The Long Financial Nightmare Of Owning A McLaren F1

1y ago


Jaws often drop at the cost of owning the a Bugatti Veyron. Tires, fuel, servicing, even depreciation--all these things can cost tens or hundreds of thousands of dollars per year regardless of how much the car gets driven. But the Veyron came out in 2005. The McLaren F1 came out in 1992, and even decades after its release, maintaining one is every bit as trying.


In this video, microcar museum owner and Dubble Bubble magnate (two qualifications I will forever aspire to) Bruce Weiner walks us through the eye-watering amounts of money he had to pay to keep his car in good order. He was willing to pay $1.2m for his F1, but the previous owner initially wanted a hundred grand more than that; they couldn't come to an agreement and Weiner left the deal alone. A year later, however, the car still hadn't sold. The previous owner came down to Weiner's offer of $1.2m, Weiner sent the money, and the car was promptly delivered. Then the problems began.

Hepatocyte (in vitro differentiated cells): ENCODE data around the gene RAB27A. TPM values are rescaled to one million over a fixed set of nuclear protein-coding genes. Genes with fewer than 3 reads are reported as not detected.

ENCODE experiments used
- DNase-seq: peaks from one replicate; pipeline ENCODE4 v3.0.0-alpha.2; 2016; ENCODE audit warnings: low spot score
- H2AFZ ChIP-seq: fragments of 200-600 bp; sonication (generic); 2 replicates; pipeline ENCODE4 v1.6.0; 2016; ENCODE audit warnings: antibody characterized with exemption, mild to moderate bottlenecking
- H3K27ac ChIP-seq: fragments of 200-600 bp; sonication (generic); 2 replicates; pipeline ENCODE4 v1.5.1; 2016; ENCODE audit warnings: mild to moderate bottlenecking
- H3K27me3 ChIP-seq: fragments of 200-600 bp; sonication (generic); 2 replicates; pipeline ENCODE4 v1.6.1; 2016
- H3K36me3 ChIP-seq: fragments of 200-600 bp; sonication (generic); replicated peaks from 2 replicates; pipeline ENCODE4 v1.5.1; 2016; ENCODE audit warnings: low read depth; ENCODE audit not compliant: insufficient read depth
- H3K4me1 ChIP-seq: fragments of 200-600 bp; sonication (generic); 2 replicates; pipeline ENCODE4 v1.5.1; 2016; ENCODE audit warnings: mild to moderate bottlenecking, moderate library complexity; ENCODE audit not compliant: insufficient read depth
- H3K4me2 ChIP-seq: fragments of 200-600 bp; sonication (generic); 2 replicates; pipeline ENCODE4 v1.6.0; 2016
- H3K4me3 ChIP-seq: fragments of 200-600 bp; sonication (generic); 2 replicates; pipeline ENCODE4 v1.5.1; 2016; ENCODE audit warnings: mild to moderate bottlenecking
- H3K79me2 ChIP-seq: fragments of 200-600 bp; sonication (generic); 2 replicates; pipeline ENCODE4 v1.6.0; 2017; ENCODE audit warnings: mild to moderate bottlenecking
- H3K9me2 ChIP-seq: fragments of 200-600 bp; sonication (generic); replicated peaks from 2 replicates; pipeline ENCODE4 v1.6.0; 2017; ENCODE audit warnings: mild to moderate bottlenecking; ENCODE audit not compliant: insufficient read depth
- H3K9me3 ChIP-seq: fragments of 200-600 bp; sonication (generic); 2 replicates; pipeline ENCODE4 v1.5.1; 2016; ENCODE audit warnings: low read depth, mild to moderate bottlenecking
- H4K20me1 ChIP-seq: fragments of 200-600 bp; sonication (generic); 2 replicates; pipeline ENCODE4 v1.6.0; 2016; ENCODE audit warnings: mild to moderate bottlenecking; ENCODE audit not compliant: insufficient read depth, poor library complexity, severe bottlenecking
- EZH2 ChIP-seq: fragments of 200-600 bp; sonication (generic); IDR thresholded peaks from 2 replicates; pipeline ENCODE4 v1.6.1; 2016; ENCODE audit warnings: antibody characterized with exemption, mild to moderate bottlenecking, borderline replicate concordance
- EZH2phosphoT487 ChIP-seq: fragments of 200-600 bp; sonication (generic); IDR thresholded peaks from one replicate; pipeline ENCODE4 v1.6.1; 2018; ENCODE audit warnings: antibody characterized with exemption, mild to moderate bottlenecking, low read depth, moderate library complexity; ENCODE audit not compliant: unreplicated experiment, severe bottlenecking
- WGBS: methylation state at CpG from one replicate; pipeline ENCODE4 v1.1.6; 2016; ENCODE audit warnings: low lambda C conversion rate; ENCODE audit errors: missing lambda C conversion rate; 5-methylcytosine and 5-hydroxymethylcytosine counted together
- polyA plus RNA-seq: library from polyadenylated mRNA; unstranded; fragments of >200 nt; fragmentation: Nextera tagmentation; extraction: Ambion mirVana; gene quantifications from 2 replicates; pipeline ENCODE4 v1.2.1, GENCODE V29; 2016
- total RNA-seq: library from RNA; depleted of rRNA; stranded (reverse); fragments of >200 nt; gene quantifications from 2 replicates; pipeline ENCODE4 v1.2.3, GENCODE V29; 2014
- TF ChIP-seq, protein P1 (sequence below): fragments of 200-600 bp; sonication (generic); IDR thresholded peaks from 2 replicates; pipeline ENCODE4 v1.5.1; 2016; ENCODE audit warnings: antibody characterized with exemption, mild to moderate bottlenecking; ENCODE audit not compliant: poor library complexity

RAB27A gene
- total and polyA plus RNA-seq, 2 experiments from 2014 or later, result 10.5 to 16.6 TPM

Pretty much everything in the F1 was bespoke, from the BMW V12 down to the fire extinguisher. And when you're talking about multi-million-dollar, record-breaking supercars, that's basically code for "everything breaks a lot."

Weiner's biggest problem was that most of the McLaren F1's parts are disposable--they have shelf lives. As he describes it, no matter how much things like the tires or the fuel cell get used, they must be replaced by McLaren at set intervals. As you can imagine, the costs pile up. The fire extinguisher alone cost $800 because it had to be specially fabricated to fit into its little slot inside the car.

The most ridiculous chain of events was when it came time for Weiner to replace the tires. He says it only cost $7,000 for the rubber itself, which is exorbitant, but not out of the question by supercar standards; however, the car then had to be shipped from Weiner's home in Georgia to a racetrack in the Carolinas, which cost several grand. Then a driver had to be hired, an ambulance put on retainer, and insurance paid so the car could be calibrated on the new tires--hence the need for the racetrack. All this brought the final cost of replacing your tires, even if they're completely unused, up to a ridiculous $50,000.

After hearing about this, I'm glad my car is ancient and slow, because when stuff breaks, I don't really need to care about it unless it actively causes me bodily harm. And I don't have to pay the equivalent of a new 5-Series when I get a puncture.


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